The precise mechanism by which genetic mutations lead to the development of
hypertrophy has not been established. It is thought that altered sarcomeric proteins
are responsible for myofiber dysfunction. Indeed, there are data acquired from in vitro
investigations that provide evidence of diminished contractile function in HCM despite
the finding that most affected patients have normal or enhanced ventricular
emptying.25,26 Why impaired systolic myocardial function should result in compensa-
tory hypertrophy has not yet been determined. Activation of signaling pathways asso-
ciated with trophic factors, such as angiotensin II, aldosterone, and insulin-like growth
factor, may ultimately be responsible for the development of hypertrophy.27,28
In human beings with HCM, the phenotypic expression of causative mutations is
highly diverse. The pathogenic potential of the various mutations is variable, but other
factors also determine the consequences of abnormal genotype. Indeed, family
members that share a causative mutation may differ markedly in clinical outcome
and severity of myocardial hypertrophy.20 It is likely that variable genetic expressivity
observed in human HCM is related to factors that include the pathogenic heteroge-
neity of causative mutations; the presence of genetic co-modifiers; and epigenetic
influences, possibly including the environment.20 It is possible that feline HCM shares
these features and, despite considerable progress, more complete characterization of
this disease will therefore present challenges.

EPIDEMIOLOGY

Population characteristics of feline HCM have been retrospectively evaluated.29,30 A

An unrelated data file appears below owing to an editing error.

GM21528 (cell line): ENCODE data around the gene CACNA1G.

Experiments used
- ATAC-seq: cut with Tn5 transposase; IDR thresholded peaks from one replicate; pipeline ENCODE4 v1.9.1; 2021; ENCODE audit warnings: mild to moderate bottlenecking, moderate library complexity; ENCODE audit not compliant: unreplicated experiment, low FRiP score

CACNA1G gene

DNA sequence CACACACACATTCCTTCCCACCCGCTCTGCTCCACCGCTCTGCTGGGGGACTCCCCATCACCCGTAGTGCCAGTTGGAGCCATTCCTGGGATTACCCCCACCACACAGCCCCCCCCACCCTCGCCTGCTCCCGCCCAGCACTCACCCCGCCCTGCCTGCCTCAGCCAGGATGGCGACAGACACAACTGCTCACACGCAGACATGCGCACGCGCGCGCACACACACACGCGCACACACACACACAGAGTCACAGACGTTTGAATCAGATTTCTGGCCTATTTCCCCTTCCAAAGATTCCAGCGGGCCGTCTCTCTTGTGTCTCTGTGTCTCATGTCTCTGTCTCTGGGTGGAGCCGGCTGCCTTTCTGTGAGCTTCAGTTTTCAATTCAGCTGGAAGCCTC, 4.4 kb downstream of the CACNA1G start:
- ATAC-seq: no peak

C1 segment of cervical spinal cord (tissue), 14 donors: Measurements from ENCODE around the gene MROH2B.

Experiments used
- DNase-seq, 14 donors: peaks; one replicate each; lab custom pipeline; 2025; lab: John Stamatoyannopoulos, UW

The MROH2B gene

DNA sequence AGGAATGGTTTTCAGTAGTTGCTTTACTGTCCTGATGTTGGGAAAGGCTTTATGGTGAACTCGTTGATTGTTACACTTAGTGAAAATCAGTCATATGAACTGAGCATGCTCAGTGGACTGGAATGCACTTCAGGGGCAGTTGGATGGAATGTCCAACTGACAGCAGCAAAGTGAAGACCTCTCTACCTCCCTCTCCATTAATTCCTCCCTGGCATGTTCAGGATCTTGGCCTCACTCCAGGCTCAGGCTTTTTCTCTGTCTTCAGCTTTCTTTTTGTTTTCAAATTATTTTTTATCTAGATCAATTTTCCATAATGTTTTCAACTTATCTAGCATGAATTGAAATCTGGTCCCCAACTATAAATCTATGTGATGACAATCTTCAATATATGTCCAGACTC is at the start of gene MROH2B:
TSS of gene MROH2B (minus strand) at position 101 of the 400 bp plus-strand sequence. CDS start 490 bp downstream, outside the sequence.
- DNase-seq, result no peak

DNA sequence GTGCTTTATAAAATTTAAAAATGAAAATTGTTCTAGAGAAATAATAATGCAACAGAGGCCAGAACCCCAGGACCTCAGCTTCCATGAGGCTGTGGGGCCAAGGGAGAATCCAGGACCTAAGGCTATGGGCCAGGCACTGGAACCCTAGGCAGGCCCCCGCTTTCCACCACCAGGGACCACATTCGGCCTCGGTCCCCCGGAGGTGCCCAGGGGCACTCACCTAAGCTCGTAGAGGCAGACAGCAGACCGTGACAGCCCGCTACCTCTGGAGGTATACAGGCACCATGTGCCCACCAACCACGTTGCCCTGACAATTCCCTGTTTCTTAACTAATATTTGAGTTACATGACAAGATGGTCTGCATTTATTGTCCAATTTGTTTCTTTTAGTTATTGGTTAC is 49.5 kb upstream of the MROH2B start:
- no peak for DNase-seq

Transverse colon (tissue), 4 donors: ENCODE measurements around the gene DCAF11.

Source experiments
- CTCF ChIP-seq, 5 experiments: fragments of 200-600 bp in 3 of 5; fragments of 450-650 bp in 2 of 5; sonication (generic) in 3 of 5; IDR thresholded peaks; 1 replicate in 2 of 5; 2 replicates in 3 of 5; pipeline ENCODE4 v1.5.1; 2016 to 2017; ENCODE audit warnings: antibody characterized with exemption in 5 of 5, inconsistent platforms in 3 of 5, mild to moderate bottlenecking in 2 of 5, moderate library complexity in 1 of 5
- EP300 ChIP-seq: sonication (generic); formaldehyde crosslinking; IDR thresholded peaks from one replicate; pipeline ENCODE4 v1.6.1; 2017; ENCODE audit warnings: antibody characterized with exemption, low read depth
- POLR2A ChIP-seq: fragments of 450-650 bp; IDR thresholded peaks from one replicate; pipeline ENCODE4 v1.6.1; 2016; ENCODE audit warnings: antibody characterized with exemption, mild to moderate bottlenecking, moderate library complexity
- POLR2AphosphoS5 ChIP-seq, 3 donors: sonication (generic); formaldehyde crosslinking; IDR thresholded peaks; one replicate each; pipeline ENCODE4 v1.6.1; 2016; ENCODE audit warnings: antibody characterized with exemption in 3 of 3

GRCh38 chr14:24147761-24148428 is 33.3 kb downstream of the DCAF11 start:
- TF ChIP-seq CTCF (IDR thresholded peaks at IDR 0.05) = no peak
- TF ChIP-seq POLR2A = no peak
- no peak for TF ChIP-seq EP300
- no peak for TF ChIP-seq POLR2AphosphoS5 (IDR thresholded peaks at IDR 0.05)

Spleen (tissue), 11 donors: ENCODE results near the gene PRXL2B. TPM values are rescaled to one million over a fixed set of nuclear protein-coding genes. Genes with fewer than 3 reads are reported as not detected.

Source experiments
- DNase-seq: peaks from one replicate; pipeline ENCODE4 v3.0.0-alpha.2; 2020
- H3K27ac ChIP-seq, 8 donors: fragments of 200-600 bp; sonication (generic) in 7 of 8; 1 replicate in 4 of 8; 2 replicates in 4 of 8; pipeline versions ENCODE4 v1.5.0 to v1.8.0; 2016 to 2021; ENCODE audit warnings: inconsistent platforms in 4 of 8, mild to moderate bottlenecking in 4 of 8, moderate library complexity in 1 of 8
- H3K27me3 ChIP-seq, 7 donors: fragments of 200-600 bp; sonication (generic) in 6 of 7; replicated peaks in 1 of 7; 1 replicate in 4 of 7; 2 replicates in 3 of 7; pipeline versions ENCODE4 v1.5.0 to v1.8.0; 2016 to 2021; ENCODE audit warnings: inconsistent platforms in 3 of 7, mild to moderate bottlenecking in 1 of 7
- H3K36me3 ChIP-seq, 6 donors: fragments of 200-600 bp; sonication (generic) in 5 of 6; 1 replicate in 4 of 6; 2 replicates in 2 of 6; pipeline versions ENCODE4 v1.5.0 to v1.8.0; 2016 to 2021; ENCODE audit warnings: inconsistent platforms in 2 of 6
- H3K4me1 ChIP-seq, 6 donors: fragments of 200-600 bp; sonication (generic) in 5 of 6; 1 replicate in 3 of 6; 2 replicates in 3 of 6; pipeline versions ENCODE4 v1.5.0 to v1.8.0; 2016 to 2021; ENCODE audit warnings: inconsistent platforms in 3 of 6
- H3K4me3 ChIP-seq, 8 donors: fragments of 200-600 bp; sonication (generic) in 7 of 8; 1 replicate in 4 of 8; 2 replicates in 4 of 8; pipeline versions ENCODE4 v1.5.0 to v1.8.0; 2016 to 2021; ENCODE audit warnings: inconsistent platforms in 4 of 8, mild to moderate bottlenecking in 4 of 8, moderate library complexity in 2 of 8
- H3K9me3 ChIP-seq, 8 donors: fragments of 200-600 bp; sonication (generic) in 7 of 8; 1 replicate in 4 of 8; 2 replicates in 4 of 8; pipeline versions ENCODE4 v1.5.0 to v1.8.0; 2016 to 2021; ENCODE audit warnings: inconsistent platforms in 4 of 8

sex predisposition for males is consistent and the mean age at diagnosis is close to
6 years.29–31 Despite the fact that these data were obtained from referral populations,
a substantive proportion, between 33% and 55%, were subclinical (asymptomatic)
when the disease was identified.29–31 One of these investigations identified the admin-
istration of corticosteroids as a historical antecedent to the development of heart
failure.30 The association between administration of glucocorticoids and development
of heart failure in cats was also addressed in a separate retrospective investigation.32
The design of the latter study does not allow conclusions regarding causality, but
evidence was provided demonstrating that the development of heart failure
Feline Hypertrophic Cardiomyopathy 687

associated with glucocorticoid administrations is a distinct clinical entity; specifically,


patients that survive acute decompensation may have improved survival relative to
cats that have not received glucocorticoids.32
Disease prevalence and identification of physical findings that represent markers of
disease have been the focus of recent investigations.33–36 Most studies have used
a cross-sectional or retrospective study design, and therefore inferences regarding
the causes of HCM are limited. However, prevalence (the instantaneous disease
burden of a population) is potentially useful because it provides an a priori or pretest
probability of disease in specific populations. This information has clinical relevance
because it has a bearing on potential value of diagnostic screening and the interpre-
tation of diagnostic tests.
The prevalence of cardiac murmurs in a sample of 103 cats recruited for participa-
tion in a blood donor program in New England was reported to be 21%.33 Cats
included in this investigation were between 1 and 9 years of age and, in the opinion